If you took away biotechnology from the Hawaii papaya farmers, we’d have no papayas anymore.
If we stopped vaccinating children, we face the heartbreak our great grandmothers witnessed as their infants died in their arms from diseases we can now prevent.
If we block a telescope that can expand our knowledge of the origins of our universe, we will lose the ability for our local kids to witness in groundbreaking discoveries.
If we take away water and deny fair access to the resources, our beloved agricultural lands will turn into developments that will take more precious water.
If we allow social science majors to impede science discoveries at the University of Hawaii, the mission of the land grant college will never be fulfilled to its potential.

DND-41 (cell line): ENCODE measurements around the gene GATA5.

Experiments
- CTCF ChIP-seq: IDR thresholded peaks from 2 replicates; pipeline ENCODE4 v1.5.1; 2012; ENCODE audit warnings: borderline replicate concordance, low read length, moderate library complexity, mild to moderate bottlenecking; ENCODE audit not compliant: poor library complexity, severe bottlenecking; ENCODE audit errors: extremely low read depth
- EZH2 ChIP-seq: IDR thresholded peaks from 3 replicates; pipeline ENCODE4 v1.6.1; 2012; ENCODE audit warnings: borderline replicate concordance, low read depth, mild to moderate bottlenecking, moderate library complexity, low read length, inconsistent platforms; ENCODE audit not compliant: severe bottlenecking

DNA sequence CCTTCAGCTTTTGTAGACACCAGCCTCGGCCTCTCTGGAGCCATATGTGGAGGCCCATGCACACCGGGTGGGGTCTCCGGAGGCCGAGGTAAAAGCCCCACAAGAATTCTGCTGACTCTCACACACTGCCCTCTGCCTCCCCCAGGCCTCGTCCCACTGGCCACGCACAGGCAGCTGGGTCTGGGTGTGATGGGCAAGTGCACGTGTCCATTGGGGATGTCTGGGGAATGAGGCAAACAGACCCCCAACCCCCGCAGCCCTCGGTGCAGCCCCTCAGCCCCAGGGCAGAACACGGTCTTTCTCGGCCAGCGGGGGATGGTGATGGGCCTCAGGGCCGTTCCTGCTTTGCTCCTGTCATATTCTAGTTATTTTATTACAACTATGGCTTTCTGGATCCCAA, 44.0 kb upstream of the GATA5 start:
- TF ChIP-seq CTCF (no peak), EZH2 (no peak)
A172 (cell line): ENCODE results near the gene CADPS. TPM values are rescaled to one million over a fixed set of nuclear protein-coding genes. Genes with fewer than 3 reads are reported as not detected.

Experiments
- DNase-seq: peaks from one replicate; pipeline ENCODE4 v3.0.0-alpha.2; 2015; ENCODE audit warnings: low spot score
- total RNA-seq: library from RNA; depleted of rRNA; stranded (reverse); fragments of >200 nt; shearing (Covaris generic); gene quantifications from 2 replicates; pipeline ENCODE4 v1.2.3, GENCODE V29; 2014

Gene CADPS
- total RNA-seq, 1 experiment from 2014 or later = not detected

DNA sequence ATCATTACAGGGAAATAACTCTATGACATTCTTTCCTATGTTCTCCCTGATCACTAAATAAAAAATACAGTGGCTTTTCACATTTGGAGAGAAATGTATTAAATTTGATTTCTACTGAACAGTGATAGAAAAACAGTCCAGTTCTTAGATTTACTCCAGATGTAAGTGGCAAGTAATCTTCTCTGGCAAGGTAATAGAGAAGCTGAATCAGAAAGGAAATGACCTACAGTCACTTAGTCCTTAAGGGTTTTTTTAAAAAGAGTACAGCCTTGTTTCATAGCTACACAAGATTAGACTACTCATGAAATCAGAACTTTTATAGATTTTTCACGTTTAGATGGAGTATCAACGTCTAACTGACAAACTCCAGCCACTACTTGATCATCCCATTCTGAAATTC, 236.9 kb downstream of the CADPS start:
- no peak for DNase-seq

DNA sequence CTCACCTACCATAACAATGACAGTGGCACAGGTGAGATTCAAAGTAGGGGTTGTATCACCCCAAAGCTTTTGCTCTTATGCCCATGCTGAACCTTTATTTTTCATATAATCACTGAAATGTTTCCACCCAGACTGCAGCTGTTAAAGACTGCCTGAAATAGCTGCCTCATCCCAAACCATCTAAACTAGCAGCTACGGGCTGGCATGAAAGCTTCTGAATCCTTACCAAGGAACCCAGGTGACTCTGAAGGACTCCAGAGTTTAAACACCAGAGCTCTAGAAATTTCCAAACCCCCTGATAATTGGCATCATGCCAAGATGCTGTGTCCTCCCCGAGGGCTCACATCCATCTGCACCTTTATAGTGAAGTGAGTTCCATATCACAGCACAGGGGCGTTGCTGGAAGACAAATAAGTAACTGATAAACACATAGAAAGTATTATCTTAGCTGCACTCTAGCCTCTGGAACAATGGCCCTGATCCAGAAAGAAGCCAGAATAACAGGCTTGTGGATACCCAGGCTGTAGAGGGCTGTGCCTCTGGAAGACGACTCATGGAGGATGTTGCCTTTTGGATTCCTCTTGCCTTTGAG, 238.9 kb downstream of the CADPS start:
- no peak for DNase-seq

If we do not embrace education in science to play a role in elementary schools, our children cannot be prepared for future careers that can help innovate and adapt.
If we continue to romanticize the old days, we neglect to learn from history the hardships our ancestors faced to get us where we are now.
If our leaders give up access to the oceans, our youth cannot learn skills on how to feed themselves and learn a sense of appreciation for the food we have.
If we fence off hunting lands from the hunters, a father cannot teach his son how to provide for his family using the resources available and how to conserve the environment.
If we allow ideology of the kalo plant to dictate policy, when disease and pests decimate it, we won’t be ready to have knowledge on how to save it.
If we don’t speak up now and take action, Hawaii’s future will be in jeopardy.